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"NEW FLAMENCO" – Supreme Court reverses Court of Appeal

30 June 2017

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In a shock decision, the Supreme Court has allowed shipowners' appeal in the "NEW FLAMENCO". The Supreme Court held that the sale of the ship following the repudiation of the charterparty was not an act in mitigation, and was not relevant to the calculation of damages for breach of contract.

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Pushing the (port) limits

11 May 2017

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The recent case of Navalmar UK Ltd v Kale Maden Hammaddeler Sanayi ve Ticaret AS [2017] EWHC 116 (Comm) essentially re-affirmed the principles set out in the well know case of The Joanna Oldendorff [1973] 2 Lloyd’s Rep 285, dealing with when a vessel was an arrived ship and what must be considered in deciding the limits of the port. However, as this case demonstrates, it remains a matter of fact as to whether a vessel is within the port limits or not.

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"Fraud unravels all" – or does it?

20 February 2017

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The English Commercial Court has upheld the enforcement of a foreign arbitration award against a buyer of goods even though the seller submitted forged bills of lading under the letter of credit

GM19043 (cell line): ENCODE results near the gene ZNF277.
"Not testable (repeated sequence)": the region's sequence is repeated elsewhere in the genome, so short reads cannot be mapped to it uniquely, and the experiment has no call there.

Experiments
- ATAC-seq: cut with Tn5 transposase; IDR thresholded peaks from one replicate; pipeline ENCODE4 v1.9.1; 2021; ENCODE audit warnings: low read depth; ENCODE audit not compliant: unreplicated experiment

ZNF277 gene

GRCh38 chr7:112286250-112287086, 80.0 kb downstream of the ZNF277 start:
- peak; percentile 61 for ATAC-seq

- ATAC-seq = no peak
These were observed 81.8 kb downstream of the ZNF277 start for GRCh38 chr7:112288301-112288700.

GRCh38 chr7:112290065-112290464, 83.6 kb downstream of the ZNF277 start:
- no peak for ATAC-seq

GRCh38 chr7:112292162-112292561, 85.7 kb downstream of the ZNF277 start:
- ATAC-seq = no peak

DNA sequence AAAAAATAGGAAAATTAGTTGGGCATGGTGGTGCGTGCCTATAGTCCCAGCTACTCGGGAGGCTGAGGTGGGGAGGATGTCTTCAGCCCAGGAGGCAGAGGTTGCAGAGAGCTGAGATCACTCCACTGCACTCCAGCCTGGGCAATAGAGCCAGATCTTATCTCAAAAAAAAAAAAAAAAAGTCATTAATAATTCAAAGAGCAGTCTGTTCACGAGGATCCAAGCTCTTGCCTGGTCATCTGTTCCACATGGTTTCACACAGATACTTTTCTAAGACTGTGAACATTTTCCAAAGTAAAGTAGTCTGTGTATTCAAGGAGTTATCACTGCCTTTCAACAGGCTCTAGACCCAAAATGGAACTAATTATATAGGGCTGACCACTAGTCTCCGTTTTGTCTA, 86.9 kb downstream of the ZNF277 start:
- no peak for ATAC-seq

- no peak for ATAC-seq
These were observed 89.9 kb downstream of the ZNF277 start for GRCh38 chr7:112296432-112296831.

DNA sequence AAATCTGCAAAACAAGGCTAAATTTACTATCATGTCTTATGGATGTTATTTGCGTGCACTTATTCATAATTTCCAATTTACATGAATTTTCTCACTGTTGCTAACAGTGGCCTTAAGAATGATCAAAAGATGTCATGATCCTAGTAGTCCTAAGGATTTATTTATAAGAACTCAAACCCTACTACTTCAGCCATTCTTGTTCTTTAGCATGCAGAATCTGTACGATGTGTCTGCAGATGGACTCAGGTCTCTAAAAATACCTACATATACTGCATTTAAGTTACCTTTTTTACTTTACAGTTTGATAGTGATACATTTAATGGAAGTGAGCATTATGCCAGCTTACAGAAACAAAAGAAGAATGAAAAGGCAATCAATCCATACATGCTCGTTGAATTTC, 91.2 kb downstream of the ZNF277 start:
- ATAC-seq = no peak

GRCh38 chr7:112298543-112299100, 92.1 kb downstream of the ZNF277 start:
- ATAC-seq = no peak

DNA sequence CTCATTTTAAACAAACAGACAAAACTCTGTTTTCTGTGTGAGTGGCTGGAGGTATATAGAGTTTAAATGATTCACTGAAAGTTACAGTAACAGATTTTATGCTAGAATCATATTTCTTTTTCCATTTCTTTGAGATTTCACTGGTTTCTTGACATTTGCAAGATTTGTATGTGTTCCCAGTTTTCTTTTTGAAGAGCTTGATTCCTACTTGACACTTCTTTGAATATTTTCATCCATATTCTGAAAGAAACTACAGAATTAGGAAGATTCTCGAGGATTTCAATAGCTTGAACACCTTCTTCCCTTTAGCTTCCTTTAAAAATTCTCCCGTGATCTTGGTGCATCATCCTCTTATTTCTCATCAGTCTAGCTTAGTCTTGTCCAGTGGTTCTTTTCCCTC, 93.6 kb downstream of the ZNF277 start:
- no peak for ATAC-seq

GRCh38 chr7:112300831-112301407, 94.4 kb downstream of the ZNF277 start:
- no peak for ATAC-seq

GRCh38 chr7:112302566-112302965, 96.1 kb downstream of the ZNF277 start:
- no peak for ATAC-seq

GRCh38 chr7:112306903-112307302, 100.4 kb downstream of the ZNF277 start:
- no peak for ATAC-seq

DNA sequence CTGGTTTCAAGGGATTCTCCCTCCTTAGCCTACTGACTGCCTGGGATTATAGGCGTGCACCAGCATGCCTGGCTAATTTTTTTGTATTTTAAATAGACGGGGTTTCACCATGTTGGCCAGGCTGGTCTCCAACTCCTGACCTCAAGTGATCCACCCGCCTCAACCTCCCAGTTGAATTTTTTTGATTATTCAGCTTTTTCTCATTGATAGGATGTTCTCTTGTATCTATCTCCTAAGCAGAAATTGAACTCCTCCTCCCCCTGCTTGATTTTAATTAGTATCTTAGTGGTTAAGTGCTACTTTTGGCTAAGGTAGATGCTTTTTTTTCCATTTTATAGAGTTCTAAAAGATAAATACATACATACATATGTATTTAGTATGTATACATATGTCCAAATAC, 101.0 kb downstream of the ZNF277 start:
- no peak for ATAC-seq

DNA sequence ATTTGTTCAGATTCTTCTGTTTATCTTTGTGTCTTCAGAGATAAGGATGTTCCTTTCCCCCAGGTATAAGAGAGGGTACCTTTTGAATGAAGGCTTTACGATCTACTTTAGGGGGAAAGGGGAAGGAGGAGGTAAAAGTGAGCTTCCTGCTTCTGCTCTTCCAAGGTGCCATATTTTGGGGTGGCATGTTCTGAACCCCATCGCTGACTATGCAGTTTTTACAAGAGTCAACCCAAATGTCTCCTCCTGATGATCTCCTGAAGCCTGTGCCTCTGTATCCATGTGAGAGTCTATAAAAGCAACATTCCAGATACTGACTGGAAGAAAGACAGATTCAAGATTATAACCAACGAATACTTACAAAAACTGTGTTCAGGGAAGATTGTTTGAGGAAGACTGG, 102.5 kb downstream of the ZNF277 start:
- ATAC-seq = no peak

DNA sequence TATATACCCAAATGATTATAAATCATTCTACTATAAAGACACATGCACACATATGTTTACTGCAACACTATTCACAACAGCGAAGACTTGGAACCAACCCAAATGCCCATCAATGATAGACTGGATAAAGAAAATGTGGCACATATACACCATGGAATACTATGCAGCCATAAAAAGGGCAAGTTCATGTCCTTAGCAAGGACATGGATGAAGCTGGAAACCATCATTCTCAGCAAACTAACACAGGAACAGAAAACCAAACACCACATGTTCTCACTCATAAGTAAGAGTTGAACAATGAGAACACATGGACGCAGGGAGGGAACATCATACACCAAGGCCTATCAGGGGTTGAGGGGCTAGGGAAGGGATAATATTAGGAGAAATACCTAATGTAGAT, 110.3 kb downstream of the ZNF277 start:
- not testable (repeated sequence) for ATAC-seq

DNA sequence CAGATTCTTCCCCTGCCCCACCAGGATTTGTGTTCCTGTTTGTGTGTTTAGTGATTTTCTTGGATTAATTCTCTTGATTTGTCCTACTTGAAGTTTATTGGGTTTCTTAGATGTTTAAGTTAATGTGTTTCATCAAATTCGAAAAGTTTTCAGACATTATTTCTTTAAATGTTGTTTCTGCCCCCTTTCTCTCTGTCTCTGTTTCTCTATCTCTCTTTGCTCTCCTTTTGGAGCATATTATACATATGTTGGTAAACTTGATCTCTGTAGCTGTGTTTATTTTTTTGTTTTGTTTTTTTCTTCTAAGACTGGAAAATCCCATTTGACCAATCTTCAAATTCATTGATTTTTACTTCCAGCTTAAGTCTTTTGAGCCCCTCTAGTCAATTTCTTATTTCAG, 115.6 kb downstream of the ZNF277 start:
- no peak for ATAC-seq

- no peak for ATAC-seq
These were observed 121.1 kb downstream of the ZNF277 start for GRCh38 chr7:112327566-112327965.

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Security for costs – be reasonable!

07 February 2017

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A recent Judgment in Hong Kong on a security for costs application reinforces the wide discretion of the Court as to the form and quantum of security which should be accepted

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An acceptable degree of uncertainty

26 October 2016

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Certainty, we are told, is a good thing, as a matter of both legal principle and commercial common sense. Certainty means predictability, which companies and merchants value because it allows them to plan and make decisions in the knowledge of the likely outcomes. This has been a major feature of English commercial law since at least the time of Lord Mansfield.

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Supreme Court clarifies the impact of a "collateral lie" made by an assured during the claims process

Published on 12 August 2016. By Hugh Thomas, Senior Associate